Book Review – A World Gone Social – by Ted Coiné and Mark S Babbitt

A World Gone Social
John Thurlbeck
I lead an Organisational Development consultancy, based in North East England, specialising in transformational leadership development; transformational change; re-focusing purpose [vision, mission and values];building resilience; inspiring self belief; re-affirming and re-defining values; revitalising individuals; re-energising teams; refreshing organisations; and delivering real outcomes for people who matter!
John Thurlbeck

John Thurlbeck reviews: “A World Gone Social –

How Companies Must Adapt To Survive” by Ted Coiné and Mark S Babbitt

For the Luddites amongst us, this book would appear very scary … or rather unbelievable. For those mildly interested in technology and digital development, it will appear startling. For those convinced of the current and potential impact of ‘social’, this will be music to their ears!

Laying out their firmly held beliefs and forecasting the future, Coiné and Babbitt herald the recent dawning of a new business area – the Social Age – which has consigned the previous era to the waste bin of history over the past six years or so … and has brought an end to many of the deeply held tenets and, in their view, ‘hangovers’ of that Industrial Age.

Ted and Mark introduce some excellent new concepts, such as the ‘Death of Large’ – a focus on the need for the agility that nano-organisations can bring to the marketplace, which might spell doom for large legacy organisations. The y introduce their notion of OPEN – ordinary people, extraordinary networks – that highlights the growing importance, underpinned by superfast developments in digital technology, of connectivity at every level, including staff, customers, suppliers, partners,  and collaborators.

They emphasize the need flat, responsive and more agile structures, where teams form, perform and disband in line with the focus of their activity. In such structures, fluidity is best enabled through the power of modern technology. Herein rests your welcome to the Social Age – a time when fundamental and powerful changes in the ability to collaborate are moving as fast as the blink of an eye.

Many examples of failures and successes lend strong emphasis to the elements of the Industrial Age that have been simply turned on their head. For example:

  • Command and control leadership is being seen increasingly as a liability;
  • Increased transparency requires businesses to be more clearly ethical in their behaviour and attitudes;
  • Access to knowledge at the click of a button increases the power leveraged by customers, which will only continue to expand;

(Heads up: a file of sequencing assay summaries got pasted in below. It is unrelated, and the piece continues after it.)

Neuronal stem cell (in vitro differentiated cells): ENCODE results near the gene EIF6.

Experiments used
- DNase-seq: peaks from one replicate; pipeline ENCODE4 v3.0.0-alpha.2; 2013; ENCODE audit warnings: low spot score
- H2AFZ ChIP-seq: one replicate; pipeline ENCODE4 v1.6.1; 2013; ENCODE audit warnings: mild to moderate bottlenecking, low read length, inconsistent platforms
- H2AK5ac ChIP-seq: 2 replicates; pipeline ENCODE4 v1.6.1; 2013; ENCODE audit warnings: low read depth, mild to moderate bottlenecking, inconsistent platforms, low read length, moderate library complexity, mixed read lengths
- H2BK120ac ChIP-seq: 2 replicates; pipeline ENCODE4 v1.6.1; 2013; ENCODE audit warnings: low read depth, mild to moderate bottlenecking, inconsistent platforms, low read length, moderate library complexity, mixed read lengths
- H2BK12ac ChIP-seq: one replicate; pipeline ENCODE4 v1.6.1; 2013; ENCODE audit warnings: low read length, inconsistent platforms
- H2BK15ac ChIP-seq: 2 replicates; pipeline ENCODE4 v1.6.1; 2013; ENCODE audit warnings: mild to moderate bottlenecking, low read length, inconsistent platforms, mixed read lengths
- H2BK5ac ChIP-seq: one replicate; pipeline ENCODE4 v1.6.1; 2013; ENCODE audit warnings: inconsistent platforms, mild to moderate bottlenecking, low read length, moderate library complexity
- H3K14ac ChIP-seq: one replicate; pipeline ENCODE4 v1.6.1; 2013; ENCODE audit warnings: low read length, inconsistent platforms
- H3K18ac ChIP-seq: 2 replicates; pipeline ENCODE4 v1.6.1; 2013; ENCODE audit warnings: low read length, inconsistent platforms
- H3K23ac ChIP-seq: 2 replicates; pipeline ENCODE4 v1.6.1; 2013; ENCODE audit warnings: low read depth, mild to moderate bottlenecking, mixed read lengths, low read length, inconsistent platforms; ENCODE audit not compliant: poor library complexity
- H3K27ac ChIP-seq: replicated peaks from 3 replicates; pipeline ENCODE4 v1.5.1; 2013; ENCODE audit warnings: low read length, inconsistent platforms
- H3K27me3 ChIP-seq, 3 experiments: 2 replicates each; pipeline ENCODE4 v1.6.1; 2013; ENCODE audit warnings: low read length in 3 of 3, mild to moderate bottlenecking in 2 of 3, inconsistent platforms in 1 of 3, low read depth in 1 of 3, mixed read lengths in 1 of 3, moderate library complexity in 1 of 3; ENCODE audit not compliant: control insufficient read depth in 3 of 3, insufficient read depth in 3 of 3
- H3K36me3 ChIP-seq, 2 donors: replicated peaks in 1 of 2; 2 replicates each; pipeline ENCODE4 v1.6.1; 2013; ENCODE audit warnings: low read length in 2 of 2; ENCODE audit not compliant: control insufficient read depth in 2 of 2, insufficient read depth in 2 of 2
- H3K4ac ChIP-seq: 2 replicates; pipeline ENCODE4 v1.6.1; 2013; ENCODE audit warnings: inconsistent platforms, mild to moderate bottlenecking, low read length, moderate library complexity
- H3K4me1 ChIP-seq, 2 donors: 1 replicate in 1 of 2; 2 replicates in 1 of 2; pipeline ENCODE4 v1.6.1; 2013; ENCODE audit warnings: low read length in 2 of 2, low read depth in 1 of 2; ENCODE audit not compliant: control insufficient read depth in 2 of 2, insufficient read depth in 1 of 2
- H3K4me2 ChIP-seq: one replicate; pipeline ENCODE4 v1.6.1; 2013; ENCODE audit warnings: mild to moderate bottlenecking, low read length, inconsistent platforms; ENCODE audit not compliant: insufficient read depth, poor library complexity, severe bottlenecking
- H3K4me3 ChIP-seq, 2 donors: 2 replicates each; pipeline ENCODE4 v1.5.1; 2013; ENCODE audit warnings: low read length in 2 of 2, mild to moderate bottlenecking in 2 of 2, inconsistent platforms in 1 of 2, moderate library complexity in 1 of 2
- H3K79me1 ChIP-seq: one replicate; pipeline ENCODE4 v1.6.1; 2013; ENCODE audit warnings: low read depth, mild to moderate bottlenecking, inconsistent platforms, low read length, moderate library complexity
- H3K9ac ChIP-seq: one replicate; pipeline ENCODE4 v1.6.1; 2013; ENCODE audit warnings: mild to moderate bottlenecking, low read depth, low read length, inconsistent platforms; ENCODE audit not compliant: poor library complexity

• Recruiting is becoming more and more a two-way process, as employees open up the corporate curtains and allow prospective employees to peer behind them; and,
  • Being nimble and small brings increased competitive advantage, especially in fast-evolving markets.

Most of all, the Social Age requires organisations to increasingly engage more effectively, with customers, employees and partners. Digital technology is transforming these processes and those organisations not keeping pace are likely to encounter severe consequences, if not extinction. As someone who saw the arrival of the first mobile phone – a very large handset and a separate battery pack so large you needed a rucksack to carry it – digitization is revolutionizing the Social Age … and the pace of that change remains relentless.

Having said all that, I cheerfully own the fact that I am a devotee of most things ‘social’. I blog, I tweet; I link in; I Facebook; and I Google+. In fact my list is fairly long, including things like Tumblr, Pinterest, and WhatsApp. I’ve not progressed to Instagram yet, or Snapchat, although who knows?

That said I found A World Gone Social a compelling read. The reason why is simple. Ted and Mark provide an enthralling array of commentary, examples and insight about what has occurred thus far, in six or so short years, and what they foresee taking place over the coming years.

Moreover they also provide lessons to be learned and offer tools and insights to enable you to make your own judgments about where your current practice sits … and how this might be improved. This book is truly about the ‘Age of Influence’, where anyone can build a social platform, develop an audience, effect change, advocate brands, build relationships … and make a real difference … increasingly through their mobile phone, tablet or other smart device or from the comfort of their home or workplace.

As one reviewer I read commented, A World Gone Social is a fascinating road map for today’s fast-changing business environment. If you want to thrive as a leader in this Social Age and truly understand how the power of Social can transform leadership and management, this book is a must-read!

I also believe that A World Gone Social makes a convincing case that the Social Age is not some passing fad, but a revolution in how we do business that is happening right here, right now in front of our very eyes, ears and mouths … in that order!

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